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Design and Material Culture

Ling Cai

International Brand Experience Leader, Writer, Postgraduate Design Historian, Curator

Specialising in branding and consumer-experience design leadership, Ling has delivered major digital transformations for local and international organisations across industries and geographies. She has contributed to a globally inclusive brand strategy, collaboratively building enjoyable narratives resulting in more engaged audiences with broader participation and new value creation for long-term success. The V&A/RCA History of Design Postgraduate Programme has helped her re-imagine connecting the past with the present for a sustainable future with new knowledge and insight. Drawing on interdisciplinary approaches and thinking across boundaries, Ling seeks to contribute to the debate on how we can work together to face complex challenges and generate maximum social benefit combined with opportunities for personal well-being in the 21st century.

My current research focuses on the museum visitor's experience linking design history with practices. I have interests in the interaction between contemporary audience experience, digital direction, responsible design, material culture and virtual environments. My MA dissertation explored the visiting ecosystem in the context of new media, investigating specifically the narratives of the Victoria and Albert Museum mobile visitor experience in the Digital Age, with a close look at the changes that have taken place in the last eight years (2012-2020), which had thus far been little considered. The study shaped an understanding of sustainability storytelling from a historical perspective, and examined its implications for today's museums, individuals, and communities.

I am also the author of 'Shaping Innovation: Design Thinking, the 1950s to the Present', 'A Corno Ducale Hat and Doge Silvestro Valier: Design and Human Experience in Late Renaissance Venice (1600s-1700s)', verse novels and poetry books, including, A Back Day (written in English), My Loves (Italian) and The Green Tuscan Hills (Chinese). 


Image (top): Kate Bailey, ‘Alice: Curiouser and Curiouser’, exhibition teaser, © Victoria and Albert Museum, London, Virtual Reality recording, YouTube, 21 October 2020. Screenshot Author’s own.

Image (left): © Author's own.

The V&A Mobile Visitor Experience — Mixed media digital picture, by Ling Cai, 2020. Content: The Ceramic Staircase, built between 1865 and 1871, © The Victoria and Albert Museum, London, photograph by Marcus Ginns, copyright © 2021, reproduced with the permission of the photographer.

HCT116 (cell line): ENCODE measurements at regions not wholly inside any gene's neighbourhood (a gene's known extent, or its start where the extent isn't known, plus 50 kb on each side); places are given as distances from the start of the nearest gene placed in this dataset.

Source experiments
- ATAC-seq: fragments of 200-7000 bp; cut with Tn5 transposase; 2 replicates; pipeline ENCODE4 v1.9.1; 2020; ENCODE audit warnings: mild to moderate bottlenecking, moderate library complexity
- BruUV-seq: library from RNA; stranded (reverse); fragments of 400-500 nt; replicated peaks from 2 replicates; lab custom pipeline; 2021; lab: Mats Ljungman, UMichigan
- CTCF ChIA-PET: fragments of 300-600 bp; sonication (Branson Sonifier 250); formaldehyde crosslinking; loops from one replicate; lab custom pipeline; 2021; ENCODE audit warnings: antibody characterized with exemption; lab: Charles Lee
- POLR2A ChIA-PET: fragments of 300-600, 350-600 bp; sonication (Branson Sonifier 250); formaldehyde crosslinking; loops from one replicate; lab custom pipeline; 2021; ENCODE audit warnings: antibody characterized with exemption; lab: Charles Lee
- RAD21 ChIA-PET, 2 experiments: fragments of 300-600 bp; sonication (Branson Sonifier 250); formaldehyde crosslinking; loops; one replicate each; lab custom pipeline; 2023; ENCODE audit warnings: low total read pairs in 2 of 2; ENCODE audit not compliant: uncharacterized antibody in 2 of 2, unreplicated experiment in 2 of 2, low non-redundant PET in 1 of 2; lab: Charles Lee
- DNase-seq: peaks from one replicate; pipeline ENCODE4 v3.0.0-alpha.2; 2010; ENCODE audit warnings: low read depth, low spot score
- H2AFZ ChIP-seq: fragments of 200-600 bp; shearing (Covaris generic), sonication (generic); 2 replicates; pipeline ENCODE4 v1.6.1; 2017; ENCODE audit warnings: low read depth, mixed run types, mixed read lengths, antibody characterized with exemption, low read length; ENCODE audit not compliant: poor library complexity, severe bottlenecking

Abstract

The Internet has changed the way we live. There has been a concomitant move towards accessing museums via the Internet, ranging from searching for exhibitions and collections to engaging in virtual tours. The results, however, have been notably fragmented, which prevents the possibility of an enjoyable visiting experience. The thesis thus asked: 'How can the history of connecting the V&A visitor experience via mobile technologies between 2012 and 2020 offer an understanding of a sustainable visiting ecosystem?' I argued that a connected and personalised narrative with multi-entry points flowing naturally between physical and virtual spaces based on individual preference and circumstance – is crucial for modern museums, which was an area that had previously been unexplored in any great detail in museum-visitor studies. Building upon extensive primary sources, the research combined a mixed-method framework with a history of design and material culture, incorporating innovative experience-design methods to answer specific research questions.

Overall, the study created a foundation for further conversations. It contributed to examining contemporary museum culture, consumer behaviour, and human-centred design innovation, while highlighting the need to work together to bridge the gap between physical and virtual museum spaces and – ultimately – to create a truly connected and delightful visitor experience.  

The Nineteenth Century V&A Visitors (Was known as the South Kensington Museum) — Picture Galleries (originally occupied by the Sheepshanks Collection). Possibly 1876, Museum number: 8089J. © Victoria and Albert Museum, London.
Audio Tour at the State Museum in Amsterdam (1952) — Verzamelde Historische Filmbeelden channel, Youtube, <https://www.youtube.com/watch?v=xZKGE3oP4JM> [accessed 21 September 2020]
A Visitor with an Adaptive-Augmented Audio Guide in the Macke Laboratory (2003) — A. Zimmermann, A. Lorenz, ‘LISTEN: a user-adaptive audio-augmented museum guide’, 2008, 389-416 (391).
The V&A Virtual Reality Event Viewed on Mobile Devices Anywhere at Anytime (2020) — Kate Bailey, ‘Alice: Curiouser and Curiouser’, exhibition teaser, © Victoria and Albert Museum, London, YouTube, < https://www.youtube.com/watch?v=ajJaIxNv0jY >[accessed on 22 October 2020], Screenshot Author’s own.

Medium: Written Thesis (20,000)

Status: Completed (March 2021)


If you are interested in knowing more about my research topics or would like to stay in touch, please do not hesitate to reach out via my website, blog, or book-space.